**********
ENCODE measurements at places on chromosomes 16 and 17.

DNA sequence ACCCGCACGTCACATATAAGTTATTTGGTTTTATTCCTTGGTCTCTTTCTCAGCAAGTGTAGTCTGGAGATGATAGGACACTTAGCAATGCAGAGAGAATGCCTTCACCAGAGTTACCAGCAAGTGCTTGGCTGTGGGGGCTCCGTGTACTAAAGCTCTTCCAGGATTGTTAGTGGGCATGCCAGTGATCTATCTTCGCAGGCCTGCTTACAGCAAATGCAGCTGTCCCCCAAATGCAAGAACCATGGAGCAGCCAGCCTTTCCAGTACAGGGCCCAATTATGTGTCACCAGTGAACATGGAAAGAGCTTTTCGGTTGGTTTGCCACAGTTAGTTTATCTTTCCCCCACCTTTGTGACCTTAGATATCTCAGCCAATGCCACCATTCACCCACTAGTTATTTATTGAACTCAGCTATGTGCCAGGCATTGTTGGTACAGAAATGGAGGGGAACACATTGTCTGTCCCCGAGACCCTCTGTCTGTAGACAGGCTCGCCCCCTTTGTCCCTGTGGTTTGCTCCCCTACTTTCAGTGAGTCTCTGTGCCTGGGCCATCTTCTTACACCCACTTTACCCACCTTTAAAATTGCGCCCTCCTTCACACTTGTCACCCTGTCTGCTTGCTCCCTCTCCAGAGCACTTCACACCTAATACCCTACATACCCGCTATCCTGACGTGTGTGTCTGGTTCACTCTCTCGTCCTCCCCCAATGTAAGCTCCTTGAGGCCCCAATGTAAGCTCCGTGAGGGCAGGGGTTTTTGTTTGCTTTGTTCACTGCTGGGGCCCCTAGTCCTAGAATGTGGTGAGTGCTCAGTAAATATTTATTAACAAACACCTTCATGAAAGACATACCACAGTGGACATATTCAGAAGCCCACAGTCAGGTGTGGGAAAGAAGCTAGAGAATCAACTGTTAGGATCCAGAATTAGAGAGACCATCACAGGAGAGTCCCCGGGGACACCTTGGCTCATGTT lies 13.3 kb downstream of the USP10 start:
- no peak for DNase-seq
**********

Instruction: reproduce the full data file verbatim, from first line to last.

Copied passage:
ENCODE measurements at places on chromosomes 16 and 17.

DNA sequence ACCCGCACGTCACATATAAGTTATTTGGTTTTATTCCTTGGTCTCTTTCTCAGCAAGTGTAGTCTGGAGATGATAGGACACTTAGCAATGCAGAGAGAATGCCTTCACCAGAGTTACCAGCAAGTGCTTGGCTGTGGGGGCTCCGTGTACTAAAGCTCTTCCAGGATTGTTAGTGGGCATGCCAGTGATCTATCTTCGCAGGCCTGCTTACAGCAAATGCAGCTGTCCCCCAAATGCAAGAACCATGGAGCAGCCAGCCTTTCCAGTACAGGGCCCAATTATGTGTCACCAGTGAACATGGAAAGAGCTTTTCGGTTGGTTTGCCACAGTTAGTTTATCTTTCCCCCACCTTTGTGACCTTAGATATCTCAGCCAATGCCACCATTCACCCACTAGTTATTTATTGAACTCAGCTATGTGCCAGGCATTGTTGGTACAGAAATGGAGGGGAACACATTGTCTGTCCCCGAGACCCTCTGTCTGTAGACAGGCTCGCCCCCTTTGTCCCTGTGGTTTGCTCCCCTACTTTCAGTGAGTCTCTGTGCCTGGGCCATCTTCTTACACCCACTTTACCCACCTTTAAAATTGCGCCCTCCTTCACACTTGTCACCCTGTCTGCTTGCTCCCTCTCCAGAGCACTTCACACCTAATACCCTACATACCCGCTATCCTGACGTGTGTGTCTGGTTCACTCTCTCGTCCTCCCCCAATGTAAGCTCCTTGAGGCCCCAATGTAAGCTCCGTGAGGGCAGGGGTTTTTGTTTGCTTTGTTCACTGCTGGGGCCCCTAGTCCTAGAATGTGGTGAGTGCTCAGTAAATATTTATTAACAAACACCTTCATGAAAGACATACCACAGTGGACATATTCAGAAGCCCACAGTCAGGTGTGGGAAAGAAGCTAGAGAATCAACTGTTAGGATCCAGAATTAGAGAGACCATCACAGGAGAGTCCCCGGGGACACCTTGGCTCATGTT lies 13.3 kb downstream of the USP10 start:
- no peak for DNase-seq